A fascinating op-ed in the New York Times discusses the idea of “judicial activism.” The authors suggest that one measure of activism is the amount of times a judge votes to invalidate legislation passed by Congress. Using that measure, they write that:
We found that justices vary widely in their inclination to strike down Congressional laws. Justice Clarence Thomas, appointed by President George H. W. Bush, was the most inclined, voting to invalidate 65.63 percent of those laws; Justice Stephen Breyer, appointed by President Bill Clinton, was the least, voting to invalidate 28.13 percent.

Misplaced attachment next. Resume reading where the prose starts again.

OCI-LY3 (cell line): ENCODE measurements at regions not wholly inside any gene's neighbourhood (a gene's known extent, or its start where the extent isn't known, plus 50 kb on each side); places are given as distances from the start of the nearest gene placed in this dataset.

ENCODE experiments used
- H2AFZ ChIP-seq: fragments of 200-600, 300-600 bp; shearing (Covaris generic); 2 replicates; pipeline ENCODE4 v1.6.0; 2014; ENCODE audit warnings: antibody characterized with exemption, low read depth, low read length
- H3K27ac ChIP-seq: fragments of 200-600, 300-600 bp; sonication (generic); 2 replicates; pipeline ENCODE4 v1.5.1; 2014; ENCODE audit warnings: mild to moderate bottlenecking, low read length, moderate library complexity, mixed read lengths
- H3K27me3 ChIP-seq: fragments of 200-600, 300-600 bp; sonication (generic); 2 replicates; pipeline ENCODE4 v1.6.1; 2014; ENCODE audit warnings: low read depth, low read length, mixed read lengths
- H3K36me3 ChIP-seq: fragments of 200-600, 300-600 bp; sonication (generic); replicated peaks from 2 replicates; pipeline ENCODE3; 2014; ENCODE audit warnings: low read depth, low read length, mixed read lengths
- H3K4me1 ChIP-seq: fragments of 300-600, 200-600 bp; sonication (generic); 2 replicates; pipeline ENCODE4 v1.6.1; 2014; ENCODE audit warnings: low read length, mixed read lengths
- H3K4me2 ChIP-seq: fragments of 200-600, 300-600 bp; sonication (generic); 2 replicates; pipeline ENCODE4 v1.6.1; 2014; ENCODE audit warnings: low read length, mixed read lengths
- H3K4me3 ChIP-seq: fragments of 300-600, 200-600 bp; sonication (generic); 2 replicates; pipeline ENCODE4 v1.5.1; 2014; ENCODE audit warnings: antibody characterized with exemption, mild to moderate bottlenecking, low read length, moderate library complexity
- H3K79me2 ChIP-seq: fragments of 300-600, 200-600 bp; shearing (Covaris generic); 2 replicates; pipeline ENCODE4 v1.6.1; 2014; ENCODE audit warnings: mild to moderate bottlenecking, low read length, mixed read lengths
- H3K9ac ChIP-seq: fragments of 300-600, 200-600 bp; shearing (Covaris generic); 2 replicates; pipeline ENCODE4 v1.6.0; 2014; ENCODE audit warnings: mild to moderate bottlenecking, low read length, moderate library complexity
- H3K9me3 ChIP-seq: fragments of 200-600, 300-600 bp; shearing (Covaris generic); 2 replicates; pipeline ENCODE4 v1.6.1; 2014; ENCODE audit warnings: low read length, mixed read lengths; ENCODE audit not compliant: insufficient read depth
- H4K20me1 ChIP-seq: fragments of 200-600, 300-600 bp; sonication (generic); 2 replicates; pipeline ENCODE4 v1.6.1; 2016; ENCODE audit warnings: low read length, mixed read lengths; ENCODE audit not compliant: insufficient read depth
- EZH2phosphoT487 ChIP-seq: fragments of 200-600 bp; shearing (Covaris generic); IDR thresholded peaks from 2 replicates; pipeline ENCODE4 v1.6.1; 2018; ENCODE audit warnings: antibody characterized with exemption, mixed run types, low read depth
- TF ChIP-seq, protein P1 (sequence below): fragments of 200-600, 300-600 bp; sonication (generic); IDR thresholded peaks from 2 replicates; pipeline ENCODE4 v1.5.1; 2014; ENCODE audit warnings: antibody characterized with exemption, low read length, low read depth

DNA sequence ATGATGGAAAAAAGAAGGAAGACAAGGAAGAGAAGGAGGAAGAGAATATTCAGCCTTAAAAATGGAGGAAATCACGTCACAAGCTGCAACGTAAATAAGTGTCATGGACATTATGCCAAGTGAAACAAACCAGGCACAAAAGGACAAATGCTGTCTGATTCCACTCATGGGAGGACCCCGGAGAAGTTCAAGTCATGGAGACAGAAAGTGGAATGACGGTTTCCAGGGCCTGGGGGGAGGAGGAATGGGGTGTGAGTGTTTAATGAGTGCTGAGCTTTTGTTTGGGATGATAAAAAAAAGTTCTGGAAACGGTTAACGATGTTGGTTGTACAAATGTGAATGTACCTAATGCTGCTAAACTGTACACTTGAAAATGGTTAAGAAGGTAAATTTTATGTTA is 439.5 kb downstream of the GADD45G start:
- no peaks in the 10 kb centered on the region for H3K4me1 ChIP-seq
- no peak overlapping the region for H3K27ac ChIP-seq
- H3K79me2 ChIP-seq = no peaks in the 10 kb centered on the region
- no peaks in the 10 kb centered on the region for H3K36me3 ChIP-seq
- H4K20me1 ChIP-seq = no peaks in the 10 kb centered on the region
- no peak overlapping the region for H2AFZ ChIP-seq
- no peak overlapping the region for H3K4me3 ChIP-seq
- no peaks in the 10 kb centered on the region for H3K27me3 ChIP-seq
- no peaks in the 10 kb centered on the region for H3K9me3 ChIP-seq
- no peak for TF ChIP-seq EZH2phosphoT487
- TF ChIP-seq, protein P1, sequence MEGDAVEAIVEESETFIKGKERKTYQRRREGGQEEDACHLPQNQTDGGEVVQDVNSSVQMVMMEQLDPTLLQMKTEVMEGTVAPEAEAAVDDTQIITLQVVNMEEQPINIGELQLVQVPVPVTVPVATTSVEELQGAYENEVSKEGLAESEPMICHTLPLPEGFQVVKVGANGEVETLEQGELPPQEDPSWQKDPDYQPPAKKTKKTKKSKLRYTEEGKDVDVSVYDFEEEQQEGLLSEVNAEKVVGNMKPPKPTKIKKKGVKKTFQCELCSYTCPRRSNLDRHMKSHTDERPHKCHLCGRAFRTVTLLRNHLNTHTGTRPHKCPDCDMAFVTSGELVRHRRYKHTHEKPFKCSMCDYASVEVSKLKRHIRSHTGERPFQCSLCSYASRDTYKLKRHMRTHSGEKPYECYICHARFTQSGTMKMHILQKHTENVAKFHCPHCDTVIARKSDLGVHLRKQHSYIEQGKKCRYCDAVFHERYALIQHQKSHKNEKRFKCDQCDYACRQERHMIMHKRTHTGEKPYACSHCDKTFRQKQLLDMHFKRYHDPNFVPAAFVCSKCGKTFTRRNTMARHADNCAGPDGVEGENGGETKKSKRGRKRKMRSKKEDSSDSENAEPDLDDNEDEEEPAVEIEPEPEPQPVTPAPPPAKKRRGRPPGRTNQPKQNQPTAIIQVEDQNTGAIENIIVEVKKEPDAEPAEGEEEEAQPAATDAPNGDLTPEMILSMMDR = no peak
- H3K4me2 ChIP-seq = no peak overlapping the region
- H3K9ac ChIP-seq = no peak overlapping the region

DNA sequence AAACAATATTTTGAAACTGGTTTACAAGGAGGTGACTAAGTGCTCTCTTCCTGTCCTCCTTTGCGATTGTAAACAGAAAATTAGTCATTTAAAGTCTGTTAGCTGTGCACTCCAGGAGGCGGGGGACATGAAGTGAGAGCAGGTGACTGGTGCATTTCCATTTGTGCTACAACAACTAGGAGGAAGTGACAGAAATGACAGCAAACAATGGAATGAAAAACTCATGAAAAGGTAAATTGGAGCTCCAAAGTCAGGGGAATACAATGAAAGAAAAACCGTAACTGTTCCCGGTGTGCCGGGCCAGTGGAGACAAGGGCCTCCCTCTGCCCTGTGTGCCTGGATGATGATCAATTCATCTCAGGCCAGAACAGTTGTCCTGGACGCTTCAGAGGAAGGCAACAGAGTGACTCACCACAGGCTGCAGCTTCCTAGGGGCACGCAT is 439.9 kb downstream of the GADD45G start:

The op-ed is subject to critique, of course. For example, Jack Balkin has some interesting thoughts here.
I personally don’t think that the “activist” label conveys much useful information. As the Gewirtz study shows, judges of all different political persuasions strike down statutes all the time.
It will be tempting for liberals to try to hoist conservatives on the activism petard now, using these statistics. But a better course would be to inter the “activist” label altogether. The Gewirtz study highlights the relatively useless nature of the label “activist.”